Next, Boyd starred in a spy thriller Assignment K with Swedish model/actress Camilla Sparv, which was filmed in Germany, Austria and London during February and March of 1967. Boyd grew a full beard  for his next role as the iconic Irish playwright and critic George Bernard Shaw in the Off-Broadway play called The Bashful Genius written by Harold Callen. This was Boyd’s first return to the stage since the mid-1950’s, and the experience for Boyd was immensely rewarding on a personal level. He also received excellent reviews for his nuanced performance of the multi-faceted Shaw as well. The play had a very brief run during the summer of 1967 in Denver, Philadelphia and Falmouth, Massachusetts.  
In early 1968 Boyd was cast opposite Sean Connery in the western adventure Shalako, which was based on the Louis L’Amour novel. It also cast him opposite Brigitte Bardot again, 10 years after the first film they made together. Shalako was filmed in the early part of 1968 in Almería, Spain. Returning to the United States, Boyd was cast as the cruel slave master Nathan MacKay in the Southern “Slavesploitation” drama Slaves, also starring Ossie Davis and songstress Dionne Warwick. The film was loosely based on the famous Harriet Beecher Stowe novel Uncle Tom’s Cabin. It was filmed during the summer of 1968 at the supposedly haunted Buena Vista plantation near Shreveport, Louisiana . The film was released during the volatile civil rights era and in May 1969 Boyd attended the premiere alongside Dionne Warwick in Baltimore, Maryland Closely following Slaves, Boyd starred in another story about racial tension, this time a World War II made-for-television drama called Carter’s Army (or Black Brigade) which aired in August 1970, featuring a young Richard Pryor.
During this time, or earlier, is when Boyd began his interest in L. Ron Hubbard‘s Church of Scientology, which would make him one of the first Hollywood stars to be involved in it. Boyd had always expressed an interest in esoteric religions. In an interview in August 1969 with the Detroit Free Press, he said that Scientology helped him through the filming of Slaves, and that it is “a process used to make you capable of learning. Scientology is nothing. It means only what you want it to. It is not a church you go to to pray, but a church that you go to to learn. It is no good unless you apply it. It is the application”. Boyd apparently had been elevated to a Scientology Status of OC 6, a position beneath that of Clear. Boyd would actually go on to star and narrate a Scientology recruiting film called Freedom in 1970. A copy of this film can be found at the Library of Congress, but it is not available online via any Scientology resource, which may indicate a falling out Boyd had with Scientology using his name for recruiting purposes. There is no documentation of his later involvement with it.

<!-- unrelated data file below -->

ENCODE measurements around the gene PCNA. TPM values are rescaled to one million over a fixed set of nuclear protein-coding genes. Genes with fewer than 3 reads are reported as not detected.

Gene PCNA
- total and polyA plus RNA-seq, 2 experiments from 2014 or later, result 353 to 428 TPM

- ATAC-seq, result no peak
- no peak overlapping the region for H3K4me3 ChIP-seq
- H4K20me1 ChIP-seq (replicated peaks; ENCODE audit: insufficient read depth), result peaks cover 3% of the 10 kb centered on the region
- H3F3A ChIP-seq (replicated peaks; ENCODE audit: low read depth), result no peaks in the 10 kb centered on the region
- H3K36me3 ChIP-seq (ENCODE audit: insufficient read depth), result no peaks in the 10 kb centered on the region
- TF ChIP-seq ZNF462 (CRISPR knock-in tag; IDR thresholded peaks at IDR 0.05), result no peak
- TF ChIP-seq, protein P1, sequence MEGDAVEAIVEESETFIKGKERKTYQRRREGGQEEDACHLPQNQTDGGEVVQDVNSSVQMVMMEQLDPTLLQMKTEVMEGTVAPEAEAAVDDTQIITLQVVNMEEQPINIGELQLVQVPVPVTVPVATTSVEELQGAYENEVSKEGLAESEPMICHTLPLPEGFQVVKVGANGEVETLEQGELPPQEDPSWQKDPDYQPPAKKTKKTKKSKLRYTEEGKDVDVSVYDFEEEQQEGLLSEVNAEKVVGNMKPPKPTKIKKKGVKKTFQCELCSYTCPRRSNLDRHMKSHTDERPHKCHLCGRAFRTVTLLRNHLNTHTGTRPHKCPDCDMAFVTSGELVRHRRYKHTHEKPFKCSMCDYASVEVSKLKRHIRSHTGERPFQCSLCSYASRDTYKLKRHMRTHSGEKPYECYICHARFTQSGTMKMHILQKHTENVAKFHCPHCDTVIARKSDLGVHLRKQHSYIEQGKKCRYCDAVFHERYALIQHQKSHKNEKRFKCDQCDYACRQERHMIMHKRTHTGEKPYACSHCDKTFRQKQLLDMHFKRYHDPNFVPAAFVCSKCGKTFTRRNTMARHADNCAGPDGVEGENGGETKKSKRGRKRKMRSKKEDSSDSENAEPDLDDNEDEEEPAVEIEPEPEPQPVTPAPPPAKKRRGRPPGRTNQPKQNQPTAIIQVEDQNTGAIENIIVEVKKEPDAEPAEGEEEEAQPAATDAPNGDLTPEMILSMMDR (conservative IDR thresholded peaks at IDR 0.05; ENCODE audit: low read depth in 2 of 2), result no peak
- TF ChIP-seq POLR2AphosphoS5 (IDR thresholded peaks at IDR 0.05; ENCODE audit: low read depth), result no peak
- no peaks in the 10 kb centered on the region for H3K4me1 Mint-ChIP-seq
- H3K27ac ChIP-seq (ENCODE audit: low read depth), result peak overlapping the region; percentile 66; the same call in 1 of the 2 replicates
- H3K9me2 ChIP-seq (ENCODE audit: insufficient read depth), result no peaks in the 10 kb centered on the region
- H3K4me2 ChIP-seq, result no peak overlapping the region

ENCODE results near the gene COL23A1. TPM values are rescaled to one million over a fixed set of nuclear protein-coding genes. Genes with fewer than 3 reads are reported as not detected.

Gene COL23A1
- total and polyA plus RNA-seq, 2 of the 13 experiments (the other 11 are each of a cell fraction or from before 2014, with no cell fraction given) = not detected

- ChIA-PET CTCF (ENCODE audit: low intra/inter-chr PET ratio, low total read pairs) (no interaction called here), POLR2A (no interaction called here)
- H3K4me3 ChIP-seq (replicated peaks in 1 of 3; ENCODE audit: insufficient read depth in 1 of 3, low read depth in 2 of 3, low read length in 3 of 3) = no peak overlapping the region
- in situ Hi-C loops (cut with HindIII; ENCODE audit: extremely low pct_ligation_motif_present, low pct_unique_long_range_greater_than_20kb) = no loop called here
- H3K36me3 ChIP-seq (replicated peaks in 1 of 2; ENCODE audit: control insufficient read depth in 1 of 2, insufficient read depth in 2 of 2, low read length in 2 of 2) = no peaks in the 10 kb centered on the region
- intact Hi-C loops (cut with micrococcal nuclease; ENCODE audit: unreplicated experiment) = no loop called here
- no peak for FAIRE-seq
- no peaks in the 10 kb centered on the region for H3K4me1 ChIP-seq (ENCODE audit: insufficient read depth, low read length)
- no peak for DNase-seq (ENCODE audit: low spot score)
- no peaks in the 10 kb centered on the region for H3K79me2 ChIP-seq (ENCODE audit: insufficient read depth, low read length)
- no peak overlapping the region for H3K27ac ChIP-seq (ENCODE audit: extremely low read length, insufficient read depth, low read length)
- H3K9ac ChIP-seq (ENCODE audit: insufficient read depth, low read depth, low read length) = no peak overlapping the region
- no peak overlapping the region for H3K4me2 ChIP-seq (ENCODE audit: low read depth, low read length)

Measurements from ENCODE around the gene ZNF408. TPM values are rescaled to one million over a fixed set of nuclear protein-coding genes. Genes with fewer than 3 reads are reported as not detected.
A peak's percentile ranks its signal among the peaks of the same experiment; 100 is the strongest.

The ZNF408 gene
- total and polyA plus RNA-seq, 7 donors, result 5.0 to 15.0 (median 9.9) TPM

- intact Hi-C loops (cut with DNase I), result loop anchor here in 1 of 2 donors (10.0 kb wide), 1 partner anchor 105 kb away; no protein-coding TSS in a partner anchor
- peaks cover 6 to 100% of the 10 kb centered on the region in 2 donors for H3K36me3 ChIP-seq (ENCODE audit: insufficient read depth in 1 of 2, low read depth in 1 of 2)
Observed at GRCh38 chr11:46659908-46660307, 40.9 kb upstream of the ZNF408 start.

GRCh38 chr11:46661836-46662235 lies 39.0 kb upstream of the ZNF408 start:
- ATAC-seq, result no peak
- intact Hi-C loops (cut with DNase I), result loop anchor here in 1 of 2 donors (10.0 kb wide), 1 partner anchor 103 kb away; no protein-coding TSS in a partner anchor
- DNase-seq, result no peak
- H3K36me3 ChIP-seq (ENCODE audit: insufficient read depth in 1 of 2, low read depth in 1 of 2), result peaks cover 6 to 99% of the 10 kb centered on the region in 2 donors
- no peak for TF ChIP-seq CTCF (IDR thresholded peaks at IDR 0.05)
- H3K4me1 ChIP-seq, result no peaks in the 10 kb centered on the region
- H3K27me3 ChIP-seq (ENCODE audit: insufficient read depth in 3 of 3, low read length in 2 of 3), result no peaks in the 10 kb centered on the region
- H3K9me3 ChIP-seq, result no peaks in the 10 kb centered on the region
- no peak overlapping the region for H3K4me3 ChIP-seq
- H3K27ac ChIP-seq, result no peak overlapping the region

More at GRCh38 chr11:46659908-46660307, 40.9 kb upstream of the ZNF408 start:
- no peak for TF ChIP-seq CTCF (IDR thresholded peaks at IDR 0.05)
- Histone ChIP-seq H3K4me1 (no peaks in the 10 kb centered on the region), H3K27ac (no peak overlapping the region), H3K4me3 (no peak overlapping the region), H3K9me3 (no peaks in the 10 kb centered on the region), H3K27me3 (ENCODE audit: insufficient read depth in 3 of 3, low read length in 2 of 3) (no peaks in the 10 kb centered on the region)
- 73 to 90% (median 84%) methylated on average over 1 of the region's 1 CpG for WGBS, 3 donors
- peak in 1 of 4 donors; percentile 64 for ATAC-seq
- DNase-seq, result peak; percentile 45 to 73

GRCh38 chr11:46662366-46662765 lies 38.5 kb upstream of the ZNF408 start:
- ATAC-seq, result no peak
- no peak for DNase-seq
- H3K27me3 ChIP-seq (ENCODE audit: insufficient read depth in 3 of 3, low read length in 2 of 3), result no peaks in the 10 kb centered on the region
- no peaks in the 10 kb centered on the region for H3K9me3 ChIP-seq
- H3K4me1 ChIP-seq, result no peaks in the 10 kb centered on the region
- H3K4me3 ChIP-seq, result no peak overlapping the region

During the 1970s demand for Boyd in Hollywood had diminished, so he focused his attention on European films and several television pilots and shows. He made three films in Spain with director José Antonio Nieves Conde, including Marta in 1970, The Great Swindle in 1971, and Casa Manchada in 1975. He worked with cult director Romain Gary in the drug thriller Kill! in 1971. He also made several Westerns, including Hannie Caulder with Raquel Welch in 1971, The Man Called Noon in 1973, Those Dirty Dogs in 1973 and Potato Fritz in 1976. He also kept travelling to exotics destinations to act, including Australia for The Hands of Cormac Joyce in 1972, South Africa for Control Factor and The Manipulator in 1972-1973, Jamaica for the scuba diving adventure The Treasure of Jamaica Reef in 1972, Florida for the television pilot Key West in 1973 and Hawaii in his last acting stint as a guest star on the popular television show Hawaii Five-O in 1977. The episode Up the Rebels was the premiere episode of Hawaii Five-O‘s tenth season, and it aired after Boyd’s death on 15 September 1977. His most critically acclaimed role during the 1970s was as a colourful Irish gangster in the UK crime thriller The Squeeze in 1977.
A letter from film producer Euan Lloyd (who produced such films as Shalako, The Man Called Noon and The Wild Geese), states that “Stephen Boyd was one of the nicest, kindest people I have met in my lifetime, rare in this profession.”